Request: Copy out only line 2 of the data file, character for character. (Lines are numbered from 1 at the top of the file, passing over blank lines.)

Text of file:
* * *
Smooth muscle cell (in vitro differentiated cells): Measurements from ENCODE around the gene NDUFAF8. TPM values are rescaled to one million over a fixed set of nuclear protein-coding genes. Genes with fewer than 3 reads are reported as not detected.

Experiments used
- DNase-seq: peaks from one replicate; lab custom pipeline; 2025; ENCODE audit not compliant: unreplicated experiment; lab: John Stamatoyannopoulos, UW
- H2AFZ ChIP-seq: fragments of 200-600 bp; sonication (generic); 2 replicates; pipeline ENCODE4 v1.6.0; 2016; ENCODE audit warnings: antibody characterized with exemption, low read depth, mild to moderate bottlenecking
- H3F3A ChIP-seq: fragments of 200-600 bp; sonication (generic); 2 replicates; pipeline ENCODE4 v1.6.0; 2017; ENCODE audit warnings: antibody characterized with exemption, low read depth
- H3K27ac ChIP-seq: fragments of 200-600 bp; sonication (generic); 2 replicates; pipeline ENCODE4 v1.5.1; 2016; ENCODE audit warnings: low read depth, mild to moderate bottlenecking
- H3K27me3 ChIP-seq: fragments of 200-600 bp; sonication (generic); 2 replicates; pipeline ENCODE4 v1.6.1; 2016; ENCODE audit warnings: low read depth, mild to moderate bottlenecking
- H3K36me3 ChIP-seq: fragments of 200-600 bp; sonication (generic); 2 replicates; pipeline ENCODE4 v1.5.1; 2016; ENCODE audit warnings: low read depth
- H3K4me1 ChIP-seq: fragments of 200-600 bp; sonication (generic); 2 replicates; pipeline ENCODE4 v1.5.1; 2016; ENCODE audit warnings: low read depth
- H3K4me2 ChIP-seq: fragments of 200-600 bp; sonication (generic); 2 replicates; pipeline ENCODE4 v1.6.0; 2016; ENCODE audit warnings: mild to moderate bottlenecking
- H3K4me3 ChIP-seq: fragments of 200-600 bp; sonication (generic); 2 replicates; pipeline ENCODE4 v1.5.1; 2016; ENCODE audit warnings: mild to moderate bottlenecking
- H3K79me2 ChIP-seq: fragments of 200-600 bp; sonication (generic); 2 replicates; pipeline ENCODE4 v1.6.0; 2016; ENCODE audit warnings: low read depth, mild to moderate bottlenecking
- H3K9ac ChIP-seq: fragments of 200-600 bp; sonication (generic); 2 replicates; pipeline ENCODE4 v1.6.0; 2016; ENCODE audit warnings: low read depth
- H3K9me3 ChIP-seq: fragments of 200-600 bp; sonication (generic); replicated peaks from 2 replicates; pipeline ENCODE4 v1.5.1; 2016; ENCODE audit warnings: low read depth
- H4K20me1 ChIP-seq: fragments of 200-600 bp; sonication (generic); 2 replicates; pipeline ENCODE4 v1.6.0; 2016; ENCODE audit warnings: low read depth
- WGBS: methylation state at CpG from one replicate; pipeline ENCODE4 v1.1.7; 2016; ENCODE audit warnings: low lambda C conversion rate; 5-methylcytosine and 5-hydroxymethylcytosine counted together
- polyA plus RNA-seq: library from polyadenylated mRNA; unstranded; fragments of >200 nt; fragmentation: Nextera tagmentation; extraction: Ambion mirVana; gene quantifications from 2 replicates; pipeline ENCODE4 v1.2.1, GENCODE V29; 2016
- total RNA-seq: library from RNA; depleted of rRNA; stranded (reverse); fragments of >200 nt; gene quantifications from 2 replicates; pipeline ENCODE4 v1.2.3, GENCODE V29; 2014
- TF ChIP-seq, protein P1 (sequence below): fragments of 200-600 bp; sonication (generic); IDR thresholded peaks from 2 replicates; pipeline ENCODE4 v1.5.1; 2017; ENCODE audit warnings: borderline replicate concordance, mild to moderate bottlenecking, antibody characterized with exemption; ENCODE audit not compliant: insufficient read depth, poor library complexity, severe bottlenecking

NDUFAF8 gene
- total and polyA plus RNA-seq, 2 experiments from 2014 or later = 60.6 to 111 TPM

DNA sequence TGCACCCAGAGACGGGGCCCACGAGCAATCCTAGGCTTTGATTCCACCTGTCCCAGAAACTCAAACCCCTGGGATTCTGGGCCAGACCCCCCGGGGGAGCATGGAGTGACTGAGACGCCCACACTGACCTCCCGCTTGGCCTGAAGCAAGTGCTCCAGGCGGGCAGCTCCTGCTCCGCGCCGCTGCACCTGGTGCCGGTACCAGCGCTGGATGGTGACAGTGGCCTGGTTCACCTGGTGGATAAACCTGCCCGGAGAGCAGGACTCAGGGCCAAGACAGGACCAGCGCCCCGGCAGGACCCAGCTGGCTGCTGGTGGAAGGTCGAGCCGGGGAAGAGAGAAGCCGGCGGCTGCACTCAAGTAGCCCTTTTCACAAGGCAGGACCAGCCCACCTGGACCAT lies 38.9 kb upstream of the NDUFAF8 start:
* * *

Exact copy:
Experiments used